There are, depending on your belief system, various things that contribute to who and what we are as individuals. The existence of Fate, a God, or Gods, could be relevant to (or negate) this, but for now let me stick to the ones that I think Science alludes to. In a sense, the list below is my list of things that, I think, directly effect whether or not I will get up in the morning. They are:

My genes
My physiology
My upbringing
My heritage
My experience
My situation 
My social/familial network
My self

When I came up with this list, or subconsciously stole it, I found it very difficult to pin down. Each item bears a great deal of explaining and pondering, not least because each item could be split into hundreds. It is probably something that a decent philosopher could make their life's work, but I'm going to try to do this from left field, as it were, by relying on a couple of pseudo-parables.

The politician versus the benefits scrounger:

Gary comes from a good family. His parents have money, have status, and they have a good work ethic. He rarely gets ill and he has a great deal of support from family and friends. His teachers instilled in him the importance of success and he is mentally driven. He eats well, exercises and works hard. He gets up in the morning and approaches every new day positively. He didn't get where he is today by feeling sorry for himself or relying on luck, and he didn't need handouts from anyone, including his parents. He can take the stresses and strains of everyday life and he doesn't crumble in the face of adversity. He only wants a family when he can afford it and he saves for a rainy day so that if things go wrong he has something to fall back on. He's well educated and he helps out in the local community.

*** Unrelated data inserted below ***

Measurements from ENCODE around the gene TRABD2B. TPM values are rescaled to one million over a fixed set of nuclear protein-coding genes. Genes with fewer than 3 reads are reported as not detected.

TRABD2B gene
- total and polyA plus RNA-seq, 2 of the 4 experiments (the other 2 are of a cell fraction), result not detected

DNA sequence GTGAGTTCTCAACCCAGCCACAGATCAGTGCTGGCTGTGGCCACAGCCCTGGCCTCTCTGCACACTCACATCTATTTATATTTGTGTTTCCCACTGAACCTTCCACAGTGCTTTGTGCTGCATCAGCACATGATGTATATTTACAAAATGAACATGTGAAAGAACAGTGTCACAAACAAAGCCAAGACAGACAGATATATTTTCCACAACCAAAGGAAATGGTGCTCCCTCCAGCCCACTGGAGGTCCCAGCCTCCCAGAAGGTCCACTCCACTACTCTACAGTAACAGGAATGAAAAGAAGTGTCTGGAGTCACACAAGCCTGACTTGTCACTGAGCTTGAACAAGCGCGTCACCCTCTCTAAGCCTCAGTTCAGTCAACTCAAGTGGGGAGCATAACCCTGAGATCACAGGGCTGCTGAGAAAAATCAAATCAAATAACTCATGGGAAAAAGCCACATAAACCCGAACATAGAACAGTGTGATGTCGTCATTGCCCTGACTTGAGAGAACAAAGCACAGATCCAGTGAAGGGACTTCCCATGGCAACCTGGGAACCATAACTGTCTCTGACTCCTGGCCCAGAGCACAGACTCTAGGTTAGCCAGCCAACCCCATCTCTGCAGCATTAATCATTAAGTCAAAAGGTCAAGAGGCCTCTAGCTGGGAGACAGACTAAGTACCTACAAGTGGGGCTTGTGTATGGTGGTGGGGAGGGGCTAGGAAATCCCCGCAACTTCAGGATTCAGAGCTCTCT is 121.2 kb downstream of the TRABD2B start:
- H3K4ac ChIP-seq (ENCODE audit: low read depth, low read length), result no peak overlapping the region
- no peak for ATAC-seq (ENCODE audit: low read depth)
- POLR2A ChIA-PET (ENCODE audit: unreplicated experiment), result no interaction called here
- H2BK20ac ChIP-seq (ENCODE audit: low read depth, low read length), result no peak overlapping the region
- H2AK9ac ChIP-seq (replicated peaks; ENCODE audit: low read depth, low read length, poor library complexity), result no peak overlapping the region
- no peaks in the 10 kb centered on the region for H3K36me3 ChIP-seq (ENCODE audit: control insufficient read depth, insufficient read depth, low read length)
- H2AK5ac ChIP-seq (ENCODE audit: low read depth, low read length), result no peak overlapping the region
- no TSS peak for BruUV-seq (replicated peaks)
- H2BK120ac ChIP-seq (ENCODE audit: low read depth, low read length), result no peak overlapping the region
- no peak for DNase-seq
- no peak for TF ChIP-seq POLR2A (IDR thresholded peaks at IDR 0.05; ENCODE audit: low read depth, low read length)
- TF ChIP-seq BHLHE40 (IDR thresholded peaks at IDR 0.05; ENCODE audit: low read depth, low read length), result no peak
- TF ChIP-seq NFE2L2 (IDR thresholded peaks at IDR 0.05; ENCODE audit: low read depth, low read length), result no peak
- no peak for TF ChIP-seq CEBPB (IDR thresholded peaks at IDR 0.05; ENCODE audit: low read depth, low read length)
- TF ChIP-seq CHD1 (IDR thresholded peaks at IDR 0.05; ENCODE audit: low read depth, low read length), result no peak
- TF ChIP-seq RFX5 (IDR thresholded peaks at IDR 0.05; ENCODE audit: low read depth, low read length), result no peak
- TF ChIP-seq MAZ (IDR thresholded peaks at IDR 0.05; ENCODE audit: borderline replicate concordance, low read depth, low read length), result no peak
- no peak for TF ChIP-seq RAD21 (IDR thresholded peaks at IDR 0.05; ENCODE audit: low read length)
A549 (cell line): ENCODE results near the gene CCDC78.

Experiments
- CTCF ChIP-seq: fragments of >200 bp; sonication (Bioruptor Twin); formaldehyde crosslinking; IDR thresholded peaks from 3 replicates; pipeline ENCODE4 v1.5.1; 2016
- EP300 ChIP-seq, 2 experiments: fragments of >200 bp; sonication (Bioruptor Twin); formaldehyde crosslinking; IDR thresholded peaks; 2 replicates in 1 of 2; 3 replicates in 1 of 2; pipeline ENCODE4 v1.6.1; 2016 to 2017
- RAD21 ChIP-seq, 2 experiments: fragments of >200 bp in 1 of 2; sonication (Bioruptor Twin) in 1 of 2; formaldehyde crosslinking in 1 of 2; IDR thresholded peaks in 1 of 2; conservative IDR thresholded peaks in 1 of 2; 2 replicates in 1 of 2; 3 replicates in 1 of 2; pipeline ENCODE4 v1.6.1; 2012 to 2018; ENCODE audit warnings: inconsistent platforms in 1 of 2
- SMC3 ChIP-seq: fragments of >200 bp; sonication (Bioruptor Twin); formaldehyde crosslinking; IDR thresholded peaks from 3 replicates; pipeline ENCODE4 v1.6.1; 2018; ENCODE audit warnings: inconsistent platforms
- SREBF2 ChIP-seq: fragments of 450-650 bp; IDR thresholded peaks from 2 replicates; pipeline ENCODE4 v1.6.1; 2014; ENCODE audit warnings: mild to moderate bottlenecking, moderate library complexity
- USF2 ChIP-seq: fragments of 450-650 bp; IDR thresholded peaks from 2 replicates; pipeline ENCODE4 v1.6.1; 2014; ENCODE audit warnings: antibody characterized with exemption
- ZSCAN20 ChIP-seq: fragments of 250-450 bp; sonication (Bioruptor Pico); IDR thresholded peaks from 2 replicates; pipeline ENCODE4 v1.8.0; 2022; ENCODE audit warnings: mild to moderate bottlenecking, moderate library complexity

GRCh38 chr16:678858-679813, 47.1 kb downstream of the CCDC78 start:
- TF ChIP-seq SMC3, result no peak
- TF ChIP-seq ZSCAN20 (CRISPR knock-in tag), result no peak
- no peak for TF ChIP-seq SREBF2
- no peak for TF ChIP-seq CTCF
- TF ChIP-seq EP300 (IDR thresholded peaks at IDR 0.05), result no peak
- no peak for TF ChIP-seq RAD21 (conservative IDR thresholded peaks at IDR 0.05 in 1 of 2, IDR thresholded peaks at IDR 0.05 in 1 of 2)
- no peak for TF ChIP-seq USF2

Gary comes from a work shy family. His parents have never had any money, they've never bothered working and they live off the state. He's always getting ill and his parents just can't be bothered with him. His teachers have always told him he'll amount to nothing and he just drives them round the bend. He lives on takeaways, and plays games or watches telly all the time. He gets high, or has a drink (or both) most nights. He looks around and he sees those lucky sods with their BMWs, holidays, and big houses and he wonders why he's so unlucky. He's had a couple of jobs but couldn't be doing with the stress. He sees his kids now and then, but they're better of with their Mum as she has a bigger place and he's busy reducing the pensions bill by smoking 20 fags a day. He doesn't have any qualifications and most days he can't be bothered to do anything.